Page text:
(Again, Final Thoughts is a late night series of streams of consciousness on graduation, high school, the future and other things. That’s why they’re always a bit scattered and all over the place, but hey, we’re all good with that.)

May 31, 23:52

Hello, world; today, we are going to discuss that very real sense of mortality and uncertainty that comes with high school ending.

If you have never felt unsure of yourself, now will be the time where you will feel the most unsure of yourself!

And that’s okay, it’s totally natural. 

Here’s what is disconcerting about graduation. I wasn’t sure why I was feeling like my stomach is floating in zero gravity at all times, but identifying it helped me deal with it.

  1. I think the most disconcerting part of graduating is not having people hound you to get things done. I have 1000000 things on my To-Do list, yet, instead, I took the longest, sweatiest, and worst nap ever, and, now, I am writing this. All you have is a deadline that floats around in your unconscious and you have a bunch of responsibilities that no one really cares if you get done or not, so you have to take care of it on your own.
  2. You have a constant dull ache to tell all of these people (that you are likely to never see ever again) your last words. How they’ve impacted you, what you admire about them, etc.. That’s a lot of pressure.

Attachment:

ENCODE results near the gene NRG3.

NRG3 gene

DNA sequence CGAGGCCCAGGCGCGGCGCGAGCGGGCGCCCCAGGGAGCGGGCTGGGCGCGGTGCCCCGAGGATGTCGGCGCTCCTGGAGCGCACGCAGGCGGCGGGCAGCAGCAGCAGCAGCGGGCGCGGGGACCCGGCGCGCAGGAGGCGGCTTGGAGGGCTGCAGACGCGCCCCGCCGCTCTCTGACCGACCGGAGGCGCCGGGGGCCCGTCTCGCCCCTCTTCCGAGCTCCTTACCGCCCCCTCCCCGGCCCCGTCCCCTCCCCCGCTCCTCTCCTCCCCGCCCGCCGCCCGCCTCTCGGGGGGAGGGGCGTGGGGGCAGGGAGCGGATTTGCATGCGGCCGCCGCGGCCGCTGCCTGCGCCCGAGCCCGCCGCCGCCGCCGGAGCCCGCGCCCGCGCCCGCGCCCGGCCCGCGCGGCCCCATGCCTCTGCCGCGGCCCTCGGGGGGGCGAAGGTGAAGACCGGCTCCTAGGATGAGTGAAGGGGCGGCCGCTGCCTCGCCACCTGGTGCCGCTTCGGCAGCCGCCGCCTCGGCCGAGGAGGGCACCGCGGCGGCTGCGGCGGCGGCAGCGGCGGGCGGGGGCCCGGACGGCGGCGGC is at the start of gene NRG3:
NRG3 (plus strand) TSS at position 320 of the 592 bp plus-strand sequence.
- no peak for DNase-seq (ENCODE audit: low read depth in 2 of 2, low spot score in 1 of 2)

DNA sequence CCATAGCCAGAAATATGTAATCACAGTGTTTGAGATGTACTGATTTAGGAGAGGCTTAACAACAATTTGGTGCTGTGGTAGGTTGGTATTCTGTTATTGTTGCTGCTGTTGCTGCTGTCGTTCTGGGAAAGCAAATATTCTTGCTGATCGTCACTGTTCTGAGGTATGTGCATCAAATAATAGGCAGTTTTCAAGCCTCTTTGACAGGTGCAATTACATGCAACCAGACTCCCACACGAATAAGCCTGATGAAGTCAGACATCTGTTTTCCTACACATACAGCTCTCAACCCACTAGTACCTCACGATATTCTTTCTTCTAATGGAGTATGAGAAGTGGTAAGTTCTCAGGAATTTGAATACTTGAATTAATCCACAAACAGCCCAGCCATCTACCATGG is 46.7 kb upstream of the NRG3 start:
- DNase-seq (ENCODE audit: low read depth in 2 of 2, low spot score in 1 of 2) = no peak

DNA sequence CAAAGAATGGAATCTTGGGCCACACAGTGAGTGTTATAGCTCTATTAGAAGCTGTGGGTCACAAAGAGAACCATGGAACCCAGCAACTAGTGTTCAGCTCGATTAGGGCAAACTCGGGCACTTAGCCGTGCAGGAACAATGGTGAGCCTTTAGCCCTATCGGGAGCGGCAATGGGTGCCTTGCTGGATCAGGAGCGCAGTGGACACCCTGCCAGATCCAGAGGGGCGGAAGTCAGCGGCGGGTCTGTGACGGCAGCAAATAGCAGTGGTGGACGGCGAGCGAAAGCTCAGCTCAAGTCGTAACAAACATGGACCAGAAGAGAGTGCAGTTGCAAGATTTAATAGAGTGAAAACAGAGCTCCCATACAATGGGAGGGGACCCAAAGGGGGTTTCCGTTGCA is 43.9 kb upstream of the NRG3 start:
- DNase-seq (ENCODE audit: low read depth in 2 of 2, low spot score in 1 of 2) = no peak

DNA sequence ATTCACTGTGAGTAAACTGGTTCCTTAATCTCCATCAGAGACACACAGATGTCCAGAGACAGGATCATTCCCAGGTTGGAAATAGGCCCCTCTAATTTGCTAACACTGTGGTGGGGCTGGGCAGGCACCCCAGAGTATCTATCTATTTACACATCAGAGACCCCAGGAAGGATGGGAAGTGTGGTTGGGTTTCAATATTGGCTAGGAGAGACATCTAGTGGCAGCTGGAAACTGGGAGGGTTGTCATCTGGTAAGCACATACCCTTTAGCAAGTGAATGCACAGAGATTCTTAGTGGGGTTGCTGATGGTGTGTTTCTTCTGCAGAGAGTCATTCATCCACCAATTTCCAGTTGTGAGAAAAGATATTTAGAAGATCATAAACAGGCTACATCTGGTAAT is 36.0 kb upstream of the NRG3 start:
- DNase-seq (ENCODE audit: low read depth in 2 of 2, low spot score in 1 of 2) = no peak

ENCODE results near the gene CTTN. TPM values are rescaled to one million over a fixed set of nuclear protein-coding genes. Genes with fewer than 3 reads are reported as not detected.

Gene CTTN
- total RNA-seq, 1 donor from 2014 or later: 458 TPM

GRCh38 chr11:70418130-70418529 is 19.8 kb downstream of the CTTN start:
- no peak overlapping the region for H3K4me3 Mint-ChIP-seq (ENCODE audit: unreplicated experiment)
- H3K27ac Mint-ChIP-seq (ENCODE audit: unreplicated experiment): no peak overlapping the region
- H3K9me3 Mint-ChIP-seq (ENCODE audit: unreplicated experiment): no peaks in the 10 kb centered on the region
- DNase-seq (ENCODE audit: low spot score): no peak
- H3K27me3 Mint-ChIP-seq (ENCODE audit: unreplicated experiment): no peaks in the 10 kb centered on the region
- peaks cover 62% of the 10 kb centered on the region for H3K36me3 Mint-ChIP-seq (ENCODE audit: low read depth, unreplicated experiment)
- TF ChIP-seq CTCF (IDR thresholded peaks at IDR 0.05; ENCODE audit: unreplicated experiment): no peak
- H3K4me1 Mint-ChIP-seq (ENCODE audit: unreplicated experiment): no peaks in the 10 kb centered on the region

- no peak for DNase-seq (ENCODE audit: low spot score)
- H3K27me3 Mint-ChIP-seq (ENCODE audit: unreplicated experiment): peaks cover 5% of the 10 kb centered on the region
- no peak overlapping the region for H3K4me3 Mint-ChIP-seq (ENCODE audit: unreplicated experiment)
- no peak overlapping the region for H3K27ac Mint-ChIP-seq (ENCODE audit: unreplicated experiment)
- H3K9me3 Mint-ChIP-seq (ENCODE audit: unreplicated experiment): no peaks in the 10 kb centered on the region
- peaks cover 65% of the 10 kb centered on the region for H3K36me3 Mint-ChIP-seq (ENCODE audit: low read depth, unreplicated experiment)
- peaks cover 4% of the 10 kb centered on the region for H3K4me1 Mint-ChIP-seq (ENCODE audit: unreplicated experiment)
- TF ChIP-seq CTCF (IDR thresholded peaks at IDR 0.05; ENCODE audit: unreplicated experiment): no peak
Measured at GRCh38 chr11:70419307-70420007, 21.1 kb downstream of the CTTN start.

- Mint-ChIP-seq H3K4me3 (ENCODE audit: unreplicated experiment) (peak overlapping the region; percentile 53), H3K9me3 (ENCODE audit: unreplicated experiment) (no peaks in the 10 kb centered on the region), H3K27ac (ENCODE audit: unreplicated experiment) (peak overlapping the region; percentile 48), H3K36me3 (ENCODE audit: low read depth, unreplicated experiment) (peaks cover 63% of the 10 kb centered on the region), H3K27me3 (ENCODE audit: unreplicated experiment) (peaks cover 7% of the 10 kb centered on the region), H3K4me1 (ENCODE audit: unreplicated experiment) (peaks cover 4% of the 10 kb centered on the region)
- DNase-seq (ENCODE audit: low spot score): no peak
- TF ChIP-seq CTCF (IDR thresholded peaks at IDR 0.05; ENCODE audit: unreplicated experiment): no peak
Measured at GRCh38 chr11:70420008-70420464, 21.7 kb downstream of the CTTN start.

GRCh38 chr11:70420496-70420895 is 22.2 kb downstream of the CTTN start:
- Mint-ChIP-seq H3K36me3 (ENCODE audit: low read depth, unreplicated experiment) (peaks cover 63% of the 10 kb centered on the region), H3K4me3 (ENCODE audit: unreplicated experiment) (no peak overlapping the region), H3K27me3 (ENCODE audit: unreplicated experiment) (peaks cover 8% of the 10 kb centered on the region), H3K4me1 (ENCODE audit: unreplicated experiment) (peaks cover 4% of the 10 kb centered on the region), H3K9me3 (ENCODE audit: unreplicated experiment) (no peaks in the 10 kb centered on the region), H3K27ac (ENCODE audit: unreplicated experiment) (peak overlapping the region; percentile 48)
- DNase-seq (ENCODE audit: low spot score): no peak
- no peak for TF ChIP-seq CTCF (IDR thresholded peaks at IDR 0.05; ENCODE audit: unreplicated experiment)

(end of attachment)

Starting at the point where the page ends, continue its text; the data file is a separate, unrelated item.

3. You know your place in high school and you can’t help but imagine your place in the near future, but the idea of your dreams not coming true makes everything a lot more real and unpleasant to think about.
  4. You know that no one will excuse your actions simply because you’re young anymore.
  5. This is so dramatic, but this is like a mini-death. This is your whole world, you’ll just be a memory. There are kids at the school that you don’t know and vice versa, and they have 4 years left in a place that you feel like you’ve outgrown. 
  6. You might actually finally start feeling comfortable with where you’re at in high school, and now it’s ending very suddenly. 

With only 2 days of school left, 100-degree heat fast approaching, forms to get signed, yearbook messages to pull in— the end of the year is starting to sink in fast.